Sept., Oct., Nov. & Dec. 2013
We teach ongoing weekly classes in the Urasenke tradition of
Chanoyu from beginner to advanced levels. Please visit our Chanoyu
class and enjoy a first hand experience at being a guest. Any
Monday at 7:00 p.m. - Fee $20 Please Email
us to make a reservation or for more information about these special
Jugoya, the autumn moon, will be celebrated during this
tea gathering. The harvest moon was celebrated in China as early
as the Han Dynasty (206B.C.-24A.D.) and was popular from the 10th
century in Japan. In Kyoto, the Osawa Pond of the Daikakuji Temple
is one of the most renown places to view the autumn moon. Jugoya
is sometimes referred to as imo meigetsu or the potato
moon. Guests will enjoy seasonal sweets, tea and a kaiseki
style tenshin meal. No prior experience is necessary.
Chabana, the art of flower arranging for Chanoyu, will
be the focus of this hands-on end of summer workshop. Chabana
has deep roots in the more stylized Ikebana arrangements. This
simpler style was used in the tearoom by early tea masters when
they invited guests for tea. This workshop will include a discussion
of the principles of chabana as well as an overview of
the various styles of vases and baskets that can be used. Participants
will enjoy guided practice in making arrangements. Sweets and
tea will be served at the end of the workshop.
This traditional Japanese sweet making class will feature konashi
and kuri chakinshibori. Konashi is a kneaded sweet
that will be made into fall shapes of multi-colored maple leaves.
A wooden mold will be used for the maple leaf and students will
learn the technique for creating chrysanthemums and other shapes
using an easy to obtain tool. Kuri chakinshibori is made
from smooth bean paste that is cooked with fresh chestnuts and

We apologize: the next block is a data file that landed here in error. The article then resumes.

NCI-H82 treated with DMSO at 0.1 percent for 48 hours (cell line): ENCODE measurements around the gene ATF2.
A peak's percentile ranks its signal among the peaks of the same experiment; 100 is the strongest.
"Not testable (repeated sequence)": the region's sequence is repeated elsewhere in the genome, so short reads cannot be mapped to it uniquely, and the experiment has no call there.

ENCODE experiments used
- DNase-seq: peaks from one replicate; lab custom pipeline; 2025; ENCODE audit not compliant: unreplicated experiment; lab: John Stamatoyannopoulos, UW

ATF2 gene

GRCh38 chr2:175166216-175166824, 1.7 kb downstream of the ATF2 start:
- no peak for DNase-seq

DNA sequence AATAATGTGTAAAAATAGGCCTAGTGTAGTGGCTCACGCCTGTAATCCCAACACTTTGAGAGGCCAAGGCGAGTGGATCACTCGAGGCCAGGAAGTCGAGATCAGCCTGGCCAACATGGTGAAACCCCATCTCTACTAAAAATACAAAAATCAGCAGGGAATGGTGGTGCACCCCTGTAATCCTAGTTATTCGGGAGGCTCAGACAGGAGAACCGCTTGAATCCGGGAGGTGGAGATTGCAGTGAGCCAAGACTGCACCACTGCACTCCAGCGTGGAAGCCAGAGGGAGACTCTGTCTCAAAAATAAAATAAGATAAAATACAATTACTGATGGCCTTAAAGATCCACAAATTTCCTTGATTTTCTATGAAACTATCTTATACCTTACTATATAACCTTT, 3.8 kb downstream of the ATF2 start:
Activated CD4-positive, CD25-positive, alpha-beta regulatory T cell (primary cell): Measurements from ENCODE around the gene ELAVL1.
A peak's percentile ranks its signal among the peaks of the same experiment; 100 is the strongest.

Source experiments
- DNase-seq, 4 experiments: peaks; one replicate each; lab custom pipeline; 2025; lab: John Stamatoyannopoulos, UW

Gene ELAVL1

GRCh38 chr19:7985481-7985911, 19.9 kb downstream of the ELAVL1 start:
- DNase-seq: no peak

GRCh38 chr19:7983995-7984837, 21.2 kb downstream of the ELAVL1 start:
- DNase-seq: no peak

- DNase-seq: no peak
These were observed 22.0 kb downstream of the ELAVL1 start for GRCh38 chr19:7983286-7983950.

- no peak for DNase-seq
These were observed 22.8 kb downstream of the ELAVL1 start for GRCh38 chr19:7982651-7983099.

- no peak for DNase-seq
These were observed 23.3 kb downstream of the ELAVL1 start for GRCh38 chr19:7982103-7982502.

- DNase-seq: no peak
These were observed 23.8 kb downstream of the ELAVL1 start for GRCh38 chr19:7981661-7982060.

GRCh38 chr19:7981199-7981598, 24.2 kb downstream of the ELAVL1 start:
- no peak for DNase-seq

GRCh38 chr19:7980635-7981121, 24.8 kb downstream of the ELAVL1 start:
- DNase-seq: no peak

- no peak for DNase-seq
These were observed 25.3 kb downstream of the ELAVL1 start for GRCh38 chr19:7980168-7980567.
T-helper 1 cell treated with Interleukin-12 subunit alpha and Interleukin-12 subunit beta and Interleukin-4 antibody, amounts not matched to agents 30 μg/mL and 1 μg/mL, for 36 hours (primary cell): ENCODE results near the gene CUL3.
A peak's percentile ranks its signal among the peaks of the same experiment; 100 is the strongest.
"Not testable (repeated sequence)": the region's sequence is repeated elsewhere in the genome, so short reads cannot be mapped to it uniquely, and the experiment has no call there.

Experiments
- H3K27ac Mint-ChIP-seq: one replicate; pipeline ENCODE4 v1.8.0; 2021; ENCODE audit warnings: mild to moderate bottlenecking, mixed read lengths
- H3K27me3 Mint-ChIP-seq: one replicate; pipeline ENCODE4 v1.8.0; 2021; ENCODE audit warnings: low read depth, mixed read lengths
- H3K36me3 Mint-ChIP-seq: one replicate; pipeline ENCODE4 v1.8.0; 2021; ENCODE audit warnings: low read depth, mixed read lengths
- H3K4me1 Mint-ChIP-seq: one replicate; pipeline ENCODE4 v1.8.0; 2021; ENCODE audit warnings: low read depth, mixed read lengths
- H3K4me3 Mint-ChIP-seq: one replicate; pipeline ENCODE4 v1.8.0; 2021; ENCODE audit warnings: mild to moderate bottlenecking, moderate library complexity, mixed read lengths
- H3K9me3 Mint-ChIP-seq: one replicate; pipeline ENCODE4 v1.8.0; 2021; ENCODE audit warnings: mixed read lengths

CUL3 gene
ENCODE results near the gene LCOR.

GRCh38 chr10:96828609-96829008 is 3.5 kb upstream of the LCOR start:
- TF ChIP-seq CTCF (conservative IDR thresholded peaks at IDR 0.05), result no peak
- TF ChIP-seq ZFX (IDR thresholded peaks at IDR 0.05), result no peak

then gently pressed in a damp cotton cloth to form the shape.
The freshly made sweets and tea will be served at the end of the
class. No prior experience is necessary.
This year end tea will include the full kaiseki meal,
the charcoal ceremony, traditional wagashi sweets and both
koicha (thick tea) and usucha (thin tea). This will
be a great chance for both the experienced tea practitioner and
the novice alike to enjoy this special tea gathering. Guests will
sit on the floor in a traditional tatami room during this tea.
No prior experience is necessary.
Joyagama, our final tea gathering of 2013 , is a time
to share tea with friends and enjoy the memories of the past year.
It is also a time to bid farewell to the year of the snake. Utensils
reflecting the feeling of the season will be used during this
tea. Joyagama is traditionally held on December 31,
in Japan. Toshikoshi, year passing festivities, include
the eating of toshikoshi soba, long thin buckwheat noodles,
for longevity and good health. Traditional sweets, tea and toshikoshi
soba will be served.
This tea is open to anyone who wants to experience Japanese culture
through Chanoyu, the Japanese tea ceremony.
These special workshops will introduce first time participants
to the Zen choreography in making a bowl of tea. Participants
will have guided practice in all of the steps necessary to prepare
a tasty bowl of matcha, powdered green tea, with an open mind
and pure heart. This workshop will be a good introduction for
those who wish to further pursue their study of Chanoyu, the Japanese
* Please Email firstname.lastname@example.org,
for more information or to make reservations. Advance payment
by mail will confirm your email reservations. As space is limited,
cancellations must be made not later than 5-days before each event
to receive a refund. Thank you.